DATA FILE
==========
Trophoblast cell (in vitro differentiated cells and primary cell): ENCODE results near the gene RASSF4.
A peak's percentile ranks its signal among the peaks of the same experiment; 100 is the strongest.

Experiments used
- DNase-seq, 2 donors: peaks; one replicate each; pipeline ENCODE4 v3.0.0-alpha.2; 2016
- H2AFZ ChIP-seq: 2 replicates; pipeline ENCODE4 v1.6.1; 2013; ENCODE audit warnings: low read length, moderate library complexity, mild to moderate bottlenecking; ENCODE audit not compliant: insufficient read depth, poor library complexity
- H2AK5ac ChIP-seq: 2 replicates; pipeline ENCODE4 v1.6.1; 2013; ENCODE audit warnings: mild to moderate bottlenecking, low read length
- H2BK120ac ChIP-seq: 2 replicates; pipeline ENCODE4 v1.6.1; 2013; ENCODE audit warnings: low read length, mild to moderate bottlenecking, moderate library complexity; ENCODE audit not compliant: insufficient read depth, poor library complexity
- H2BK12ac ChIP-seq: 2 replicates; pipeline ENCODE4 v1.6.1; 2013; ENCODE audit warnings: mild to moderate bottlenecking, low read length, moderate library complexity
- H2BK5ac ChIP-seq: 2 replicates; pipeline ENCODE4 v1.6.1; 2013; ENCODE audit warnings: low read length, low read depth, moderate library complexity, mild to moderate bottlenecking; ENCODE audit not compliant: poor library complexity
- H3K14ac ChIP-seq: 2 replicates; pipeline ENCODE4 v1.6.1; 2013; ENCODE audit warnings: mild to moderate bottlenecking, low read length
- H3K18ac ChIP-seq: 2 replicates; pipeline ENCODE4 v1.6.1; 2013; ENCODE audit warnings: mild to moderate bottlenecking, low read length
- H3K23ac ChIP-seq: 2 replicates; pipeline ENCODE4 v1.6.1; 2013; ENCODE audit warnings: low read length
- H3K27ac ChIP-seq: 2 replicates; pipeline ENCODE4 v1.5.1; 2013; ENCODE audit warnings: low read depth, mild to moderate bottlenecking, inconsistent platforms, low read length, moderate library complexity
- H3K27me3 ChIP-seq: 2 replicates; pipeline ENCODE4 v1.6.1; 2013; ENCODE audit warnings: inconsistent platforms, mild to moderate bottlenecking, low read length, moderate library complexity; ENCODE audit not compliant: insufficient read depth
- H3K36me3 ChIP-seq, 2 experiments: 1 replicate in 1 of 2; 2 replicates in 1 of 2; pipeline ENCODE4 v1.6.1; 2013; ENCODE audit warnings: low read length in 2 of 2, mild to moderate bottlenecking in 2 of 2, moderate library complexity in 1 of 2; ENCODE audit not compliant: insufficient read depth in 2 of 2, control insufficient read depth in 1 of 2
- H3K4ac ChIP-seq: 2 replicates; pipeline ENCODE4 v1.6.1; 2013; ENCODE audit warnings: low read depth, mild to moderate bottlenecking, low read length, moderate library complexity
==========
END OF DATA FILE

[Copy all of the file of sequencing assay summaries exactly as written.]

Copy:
Trophoblast cell (in vitro differentiated cells and primary cell): ENCODE results near the gene RASSF4.
A peak's percentile ranks its signal among the peaks of the same experiment; 100 is the strongest.

Experiments used
- DNase-seq, 2 donors: peaks; one replicate each; pipeline ENCODE4 v3.0.0-alpha.2; 2016
- H2AFZ ChIP-seq: 2 replicates; pipeline ENCODE4 v1.6.1; 2013; ENCODE audit warnings: low read length, moderate library complexity, mild to moderate bottlenecking; ENCODE audit not compliant: insufficient read depth, poor library complexity
- H2AK5ac ChIP-seq: 2 replicates; pipeline ENCODE4 v1.6.1; 2013; ENCODE audit warnings: mild to moderate bottlenecking, low read length
- H2BK120ac ChIP-seq: 2 replicates; pipeline ENCODE4 v1.6.1; 2013; ENCODE audit warnings: low read length, mild to moderate bottlenecking, moderate library complexity; ENCODE audit not compliant: insufficient read depth, poor library complexity
- H2BK12ac ChIP-seq: 2 replicates; pipeline ENCODE4 v1.6.1; 2013; ENCODE audit warnings: mild to moderate bottlenecking, low read length, moderate library complexity
- H2BK5ac ChIP-seq: 2 replicates; pipeline ENCODE4 v1.6.1; 2013; ENCODE audit warnings: low read length, low read depth, moderate library complexity, mild to moderate bottlenecking; ENCODE audit not compliant: poor library complexity
- H3K14ac ChIP-seq: 2 replicates; pipeline ENCODE4 v1.6.1; 2013; ENCODE audit warnings: mild to moderate bottlenecking, low read length
- H3K18ac ChIP-seq: 2 replicates; pipeline ENCODE4 v1.6.1; 2013; ENCODE audit warnings: mild to moderate bottlenecking, low read length
- H3K23ac ChIP-seq: 2 replicates; pipeline ENCODE4 v1.6.1; 2013; ENCODE audit warnings: low read length
- H3K27ac ChIP-seq: 2 replicates; pipeline ENCODE4 v1.5.1; 2013; ENCODE audit warnings: low read depth, mild to moderate bottlenecking, inconsistent platforms, low read length, moderate library complexity
- H3K27me3 ChIP-seq: 2 replicates; pipeline ENCODE4 v1.6.1; 2013; ENCODE audit warnings: inconsistent platforms, mild to moderate bottlenecking, low read length, moderate library complexity; ENCODE audit not compliant: insufficient read depth
- H3K36me3 ChIP-seq, 2 experiments: 1 replicate in 1 of 2; 2 replicates in 1 of 2; pipeline ENCODE4 v1.6.1; 2013; ENCODE audit warnings: low read length in 2 of 2, mild to moderate bottlenecking in 2 of 2, moderate library complexity in 1 of 2; ENCODE audit not compliant: insufficient read depth in 2 of 2, control insufficient read depth in 1 of 2
- H3K4ac ChIP-seq: 2 replicates; pipeline ENCODE4 v1.6.1; 2013; ENCODE audit warnings: low read depth, mild to moderate bottlenecking, low read length, moderate library complexity